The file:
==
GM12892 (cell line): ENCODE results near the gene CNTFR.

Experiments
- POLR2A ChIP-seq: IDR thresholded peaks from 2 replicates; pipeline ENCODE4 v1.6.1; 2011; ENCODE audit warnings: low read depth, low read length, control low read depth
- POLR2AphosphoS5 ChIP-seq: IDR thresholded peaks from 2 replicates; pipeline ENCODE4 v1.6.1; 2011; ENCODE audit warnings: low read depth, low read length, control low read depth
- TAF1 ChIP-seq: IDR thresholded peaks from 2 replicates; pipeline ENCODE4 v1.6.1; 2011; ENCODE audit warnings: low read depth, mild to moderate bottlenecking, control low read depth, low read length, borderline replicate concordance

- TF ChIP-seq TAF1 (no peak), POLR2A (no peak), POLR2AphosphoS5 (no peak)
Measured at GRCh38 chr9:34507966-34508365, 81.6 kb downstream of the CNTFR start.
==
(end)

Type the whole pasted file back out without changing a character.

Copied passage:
GM12892 (cell line): ENCODE results near the gene CNTFR.

Experiments
- POLR2A ChIP-seq: IDR thresholded peaks from 2 replicates; pipeline ENCODE4 v1.6.1; 2011; ENCODE audit warnings: low read depth, low read length, control low read depth
- POLR2AphosphoS5 ChIP-seq: IDR thresholded peaks from 2 replicates; pipeline ENCODE4 v1.6.1; 2011; ENCODE audit warnings: low read depth, low read length, control low read depth
- TAF1 ChIP-seq: IDR thresholded peaks from 2 replicates; pipeline ENCODE4 v1.6.1; 2011; ENCODE audit warnings: low read depth, mild to moderate bottlenecking, control low read depth, low read length, borderline replicate concordance

- TF ChIP-seq TAF1 (no peak), POLR2A (no peak), POLR2AphosphoS5 (no peak)
Measured at GRCh38 chr9:34507966-34508365, 81.6 kb downstream of the CNTFR start.